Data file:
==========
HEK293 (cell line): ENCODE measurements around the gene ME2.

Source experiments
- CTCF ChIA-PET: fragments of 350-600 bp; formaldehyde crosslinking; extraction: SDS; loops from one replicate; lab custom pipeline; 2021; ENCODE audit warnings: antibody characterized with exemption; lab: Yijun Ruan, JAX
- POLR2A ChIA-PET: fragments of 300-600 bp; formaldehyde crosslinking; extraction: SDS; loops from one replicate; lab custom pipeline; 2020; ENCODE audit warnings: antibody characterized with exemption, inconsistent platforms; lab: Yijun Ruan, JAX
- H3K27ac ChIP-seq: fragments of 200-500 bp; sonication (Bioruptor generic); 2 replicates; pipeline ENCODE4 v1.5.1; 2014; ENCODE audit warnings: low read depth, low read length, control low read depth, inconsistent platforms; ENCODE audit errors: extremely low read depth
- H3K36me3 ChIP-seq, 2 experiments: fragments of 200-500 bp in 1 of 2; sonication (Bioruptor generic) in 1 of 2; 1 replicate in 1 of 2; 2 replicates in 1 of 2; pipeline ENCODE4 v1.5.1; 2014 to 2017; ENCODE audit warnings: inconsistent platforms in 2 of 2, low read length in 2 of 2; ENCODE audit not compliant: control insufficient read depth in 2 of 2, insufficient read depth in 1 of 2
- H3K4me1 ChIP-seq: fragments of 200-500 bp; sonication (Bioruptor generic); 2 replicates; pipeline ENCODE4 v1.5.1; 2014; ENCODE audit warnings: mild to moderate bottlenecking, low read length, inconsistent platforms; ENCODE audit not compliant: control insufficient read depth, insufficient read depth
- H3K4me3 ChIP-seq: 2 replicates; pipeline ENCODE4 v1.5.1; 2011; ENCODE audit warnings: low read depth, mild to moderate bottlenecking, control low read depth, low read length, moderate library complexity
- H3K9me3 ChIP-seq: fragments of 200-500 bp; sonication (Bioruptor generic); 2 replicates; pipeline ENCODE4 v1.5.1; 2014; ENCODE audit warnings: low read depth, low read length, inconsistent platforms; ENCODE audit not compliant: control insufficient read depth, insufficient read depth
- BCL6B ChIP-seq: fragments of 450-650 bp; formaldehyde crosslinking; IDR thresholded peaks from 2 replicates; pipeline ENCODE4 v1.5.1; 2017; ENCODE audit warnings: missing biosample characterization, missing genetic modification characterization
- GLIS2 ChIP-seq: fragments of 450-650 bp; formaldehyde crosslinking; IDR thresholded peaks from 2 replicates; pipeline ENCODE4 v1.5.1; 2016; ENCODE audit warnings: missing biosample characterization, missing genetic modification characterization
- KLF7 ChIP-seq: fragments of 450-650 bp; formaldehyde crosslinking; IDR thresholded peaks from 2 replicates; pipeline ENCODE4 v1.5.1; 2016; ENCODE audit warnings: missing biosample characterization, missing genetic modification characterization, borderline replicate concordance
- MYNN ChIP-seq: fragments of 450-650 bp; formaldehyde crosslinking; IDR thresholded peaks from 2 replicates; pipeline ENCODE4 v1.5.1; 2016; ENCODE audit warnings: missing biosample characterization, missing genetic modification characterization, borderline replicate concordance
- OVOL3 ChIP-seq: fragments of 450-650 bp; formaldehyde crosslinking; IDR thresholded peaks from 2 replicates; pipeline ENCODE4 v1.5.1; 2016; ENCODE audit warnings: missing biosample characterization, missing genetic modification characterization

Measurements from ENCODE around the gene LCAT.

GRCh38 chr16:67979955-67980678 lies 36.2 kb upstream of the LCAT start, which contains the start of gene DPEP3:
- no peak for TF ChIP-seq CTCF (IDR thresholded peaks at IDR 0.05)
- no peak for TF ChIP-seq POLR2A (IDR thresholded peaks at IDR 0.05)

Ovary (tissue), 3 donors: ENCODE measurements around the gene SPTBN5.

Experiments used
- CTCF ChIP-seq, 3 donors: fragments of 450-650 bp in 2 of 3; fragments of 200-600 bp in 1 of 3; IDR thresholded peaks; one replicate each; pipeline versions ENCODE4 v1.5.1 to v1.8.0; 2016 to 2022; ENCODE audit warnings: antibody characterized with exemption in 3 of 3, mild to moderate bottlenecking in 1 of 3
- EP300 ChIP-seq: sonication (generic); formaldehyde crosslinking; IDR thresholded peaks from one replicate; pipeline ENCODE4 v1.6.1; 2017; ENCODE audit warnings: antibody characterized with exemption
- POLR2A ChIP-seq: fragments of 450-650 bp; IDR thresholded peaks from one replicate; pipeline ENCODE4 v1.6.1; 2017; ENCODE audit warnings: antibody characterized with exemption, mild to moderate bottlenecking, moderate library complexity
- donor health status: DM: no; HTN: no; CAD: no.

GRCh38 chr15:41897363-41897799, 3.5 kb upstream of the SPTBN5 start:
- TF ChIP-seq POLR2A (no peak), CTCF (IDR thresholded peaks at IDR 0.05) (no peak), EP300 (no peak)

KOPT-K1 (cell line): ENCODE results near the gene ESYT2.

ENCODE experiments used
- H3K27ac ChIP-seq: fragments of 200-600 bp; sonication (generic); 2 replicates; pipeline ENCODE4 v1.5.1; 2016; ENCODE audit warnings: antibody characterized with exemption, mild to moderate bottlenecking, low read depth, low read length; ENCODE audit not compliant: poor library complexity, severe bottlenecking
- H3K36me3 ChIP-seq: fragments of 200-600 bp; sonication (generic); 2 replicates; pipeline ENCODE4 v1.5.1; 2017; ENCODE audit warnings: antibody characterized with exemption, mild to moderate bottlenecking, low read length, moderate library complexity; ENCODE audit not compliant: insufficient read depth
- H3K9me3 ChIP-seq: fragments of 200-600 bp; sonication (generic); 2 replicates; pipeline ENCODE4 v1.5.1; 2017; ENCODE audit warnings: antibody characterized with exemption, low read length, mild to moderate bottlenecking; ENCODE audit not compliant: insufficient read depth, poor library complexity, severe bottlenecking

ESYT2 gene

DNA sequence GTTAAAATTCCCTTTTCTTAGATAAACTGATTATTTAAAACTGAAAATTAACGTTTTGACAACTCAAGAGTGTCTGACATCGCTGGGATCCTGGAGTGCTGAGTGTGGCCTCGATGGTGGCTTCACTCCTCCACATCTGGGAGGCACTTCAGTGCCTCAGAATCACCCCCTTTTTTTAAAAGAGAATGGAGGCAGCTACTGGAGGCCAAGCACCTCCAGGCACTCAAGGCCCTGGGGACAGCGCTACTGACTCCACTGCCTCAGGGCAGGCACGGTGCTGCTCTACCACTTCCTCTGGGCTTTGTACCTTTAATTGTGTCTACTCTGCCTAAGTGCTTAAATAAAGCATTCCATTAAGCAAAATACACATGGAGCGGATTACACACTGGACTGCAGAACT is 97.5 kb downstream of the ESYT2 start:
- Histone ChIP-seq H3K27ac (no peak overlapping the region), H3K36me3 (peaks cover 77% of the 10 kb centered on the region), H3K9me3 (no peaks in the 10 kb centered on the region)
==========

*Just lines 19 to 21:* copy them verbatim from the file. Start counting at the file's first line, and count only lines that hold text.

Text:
Ovary (tissue), 3 donors: ENCODE measurements around the gene SPTBN5.

Experiments used
- CTCF ChIP-seq, 3 donors: fragments of 450-650 bp in 2 of 3; fragments of 200-600 bp in 1 of 3; IDR thresholded peaks; one replicate each; pipeline versions ENCODE4 v1.5.1 to v1.8.0; 2016 to 2022; ENCODE audit warnings: antibody characterized with exemption in 3 of 3, mild to moderate bottlenecking in 1 of 3